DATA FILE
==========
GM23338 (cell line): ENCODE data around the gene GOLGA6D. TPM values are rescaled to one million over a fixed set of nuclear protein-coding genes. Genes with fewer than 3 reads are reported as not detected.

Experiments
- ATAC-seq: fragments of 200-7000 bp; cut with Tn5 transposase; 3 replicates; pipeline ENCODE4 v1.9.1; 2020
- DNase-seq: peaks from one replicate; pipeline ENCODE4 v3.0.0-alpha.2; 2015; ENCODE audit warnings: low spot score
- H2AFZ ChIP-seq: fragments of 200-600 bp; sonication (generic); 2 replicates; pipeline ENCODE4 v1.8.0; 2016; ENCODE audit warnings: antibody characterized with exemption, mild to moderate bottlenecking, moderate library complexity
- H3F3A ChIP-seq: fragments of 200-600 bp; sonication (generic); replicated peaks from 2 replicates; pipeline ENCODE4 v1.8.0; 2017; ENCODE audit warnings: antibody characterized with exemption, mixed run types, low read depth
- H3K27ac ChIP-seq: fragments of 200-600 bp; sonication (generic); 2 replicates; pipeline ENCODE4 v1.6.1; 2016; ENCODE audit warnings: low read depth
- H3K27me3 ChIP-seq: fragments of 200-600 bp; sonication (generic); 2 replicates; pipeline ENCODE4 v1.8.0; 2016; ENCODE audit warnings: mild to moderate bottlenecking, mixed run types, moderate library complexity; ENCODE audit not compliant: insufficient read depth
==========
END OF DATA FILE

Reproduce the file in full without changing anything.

GM23338 (cell line): ENCODE data around the gene GOLGA6D. TPM values are rescaled to one million over a fixed set of nuclear protein-coding genes. Genes with fewer than 3 reads are reported as not detected.

Experiments
- ATAC-seq: fragments of 200-7000 bp; cut with Tn5 transposase; 3 replicates; pipeline ENCODE4 v1.9.1; 2020
- DNase-seq: peaks from one replicate; pipeline ENCODE4 v3.0.0-alpha.2; 2015; ENCODE audit warnings: low spot score
- H2AFZ ChIP-seq: fragments of 200-600 bp; sonication (generic); 2 replicates; pipeline ENCODE4 v1.8.0; 2016; ENCODE audit warnings: antibody characterized with exemption, mild to moderate bottlenecking, moderate library complexity
- H3F3A ChIP-seq: fragments of 200-600 bp; sonication (generic); replicated peaks from 2 replicates; pipeline ENCODE4 v1.8.0; 2017; ENCODE audit warnings: antibody characterized with exemption, mixed run types, low read depth
- H3K27ac ChIP-seq: fragments of 200-600 bp; sonication (generic); 2 replicates; pipeline ENCODE4 v1.6.1; 2016; ENCODE audit warnings: low read depth
- H3K27me3 ChIP-seq: fragments of 200-600 bp; sonication (generic); 2 replicates; pipeline ENCODE4 v1.8.0; 2016; ENCODE audit warnings: mild to moderate bottlenecking, mixed run types, moderate library complexity; ENCODE audit not compliant: insufficient read depth